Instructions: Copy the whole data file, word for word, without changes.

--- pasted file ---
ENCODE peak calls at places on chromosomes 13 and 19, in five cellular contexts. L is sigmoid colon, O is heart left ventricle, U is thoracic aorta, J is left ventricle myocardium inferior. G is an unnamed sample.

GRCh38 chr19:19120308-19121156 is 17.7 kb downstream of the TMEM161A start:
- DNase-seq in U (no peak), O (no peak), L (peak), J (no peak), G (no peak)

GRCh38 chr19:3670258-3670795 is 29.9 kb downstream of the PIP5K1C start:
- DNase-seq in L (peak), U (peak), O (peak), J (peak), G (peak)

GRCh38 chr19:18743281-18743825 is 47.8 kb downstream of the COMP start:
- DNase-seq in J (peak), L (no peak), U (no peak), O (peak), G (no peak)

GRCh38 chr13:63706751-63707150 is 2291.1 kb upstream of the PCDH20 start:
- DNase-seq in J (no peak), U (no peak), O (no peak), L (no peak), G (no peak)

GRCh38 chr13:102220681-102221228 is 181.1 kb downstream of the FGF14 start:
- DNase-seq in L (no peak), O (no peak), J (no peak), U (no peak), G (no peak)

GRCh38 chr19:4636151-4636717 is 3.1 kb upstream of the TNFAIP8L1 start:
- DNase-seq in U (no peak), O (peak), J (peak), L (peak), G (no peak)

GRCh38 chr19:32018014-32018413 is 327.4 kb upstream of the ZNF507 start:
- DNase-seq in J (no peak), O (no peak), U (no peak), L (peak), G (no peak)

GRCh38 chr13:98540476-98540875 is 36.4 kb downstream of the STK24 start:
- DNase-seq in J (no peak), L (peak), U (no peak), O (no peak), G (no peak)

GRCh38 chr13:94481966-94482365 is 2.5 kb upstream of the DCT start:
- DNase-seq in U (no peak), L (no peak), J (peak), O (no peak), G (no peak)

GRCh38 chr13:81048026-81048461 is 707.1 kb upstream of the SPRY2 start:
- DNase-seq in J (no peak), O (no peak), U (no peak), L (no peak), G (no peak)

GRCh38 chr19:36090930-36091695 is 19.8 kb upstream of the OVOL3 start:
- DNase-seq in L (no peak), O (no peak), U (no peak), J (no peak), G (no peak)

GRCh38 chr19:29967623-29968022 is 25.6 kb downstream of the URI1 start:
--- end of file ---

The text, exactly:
ENCODE peak calls at places on chromosomes 13 and 19, in five cellular contexts. L is sigmoid colon, O is heart left ventricle, U is thoracic aorta, J is left ventricle myocardium inferior. G is an unnamed sample.

GRCh38 chr19:19120308-19121156 is 17.7 kb downstream of the TMEM161A start:
- DNase-seq in U (no peak), O (no peak), L (peak), J (no peak), G (no peak)

GRCh38 chr19:3670258-3670795 is 29.9 kb downstream of the PIP5K1C start:
- DNase-seq in L (peak), U (peak), O (peak), J (peak), G (peak)

GRCh38 chr19:18743281-18743825 is 47.8 kb downstream of the COMP start:
- DNase-seq in J (peak), L (no peak), U (no peak), O (peak), G (no peak)

GRCh38 chr13:63706751-63707150 is 2291.1 kb upstream of the PCDH20 start:
- DNase-seq in J (no peak), U (no peak), O (no peak), L (no peak), G (no peak)

GRCh38 chr13:102220681-102221228 is 181.1 kb downstream of the FGF14 start:
- DNase-seq in L (no peak), O (no peak), J (no peak), U (no peak), G (no peak)

GRCh38 chr19:4636151-4636717 is 3.1 kb upstream of the TNFAIP8L1 start:
- DNase-seq in U (no peak), O (peak), J (peak), L (peak), G (no peak)

GRCh38 chr19:32018014-32018413 is 327.4 kb upstream of the ZNF507 start:
- DNase-seq in J (no peak), O (no peak), U (no peak), L (peak), G (no peak)

GRCh38 chr13:98540476-98540875 is 36.4 kb downstream of the STK24 start:
- DNase-seq in J (no peak), L (peak), U (no peak), O (no peak), G (no peak)

GRCh38 chr13:94481966-94482365 is 2.5 kb upstream of the DCT start:
- DNase-seq in U (no peak), L (no peak), J (peak), O (no peak), G (no peak)

GRCh38 chr13:81048026-81048461 is 707.1 kb upstream of the SPRY2 start:
- DNase-seq in J (no peak), O (no peak), U (no peak), L (no peak), G (no peak)

GRCh38 chr19:36090930-36091695 is 19.8 kb upstream of the OVOL3 start:
- DNase-seq in L (no peak), O (no peak), U (no peak), J (no peak), G (no peak)

GRCh38 chr19:29967623-29968022 is 25.6 kb downstream of the URI1 start: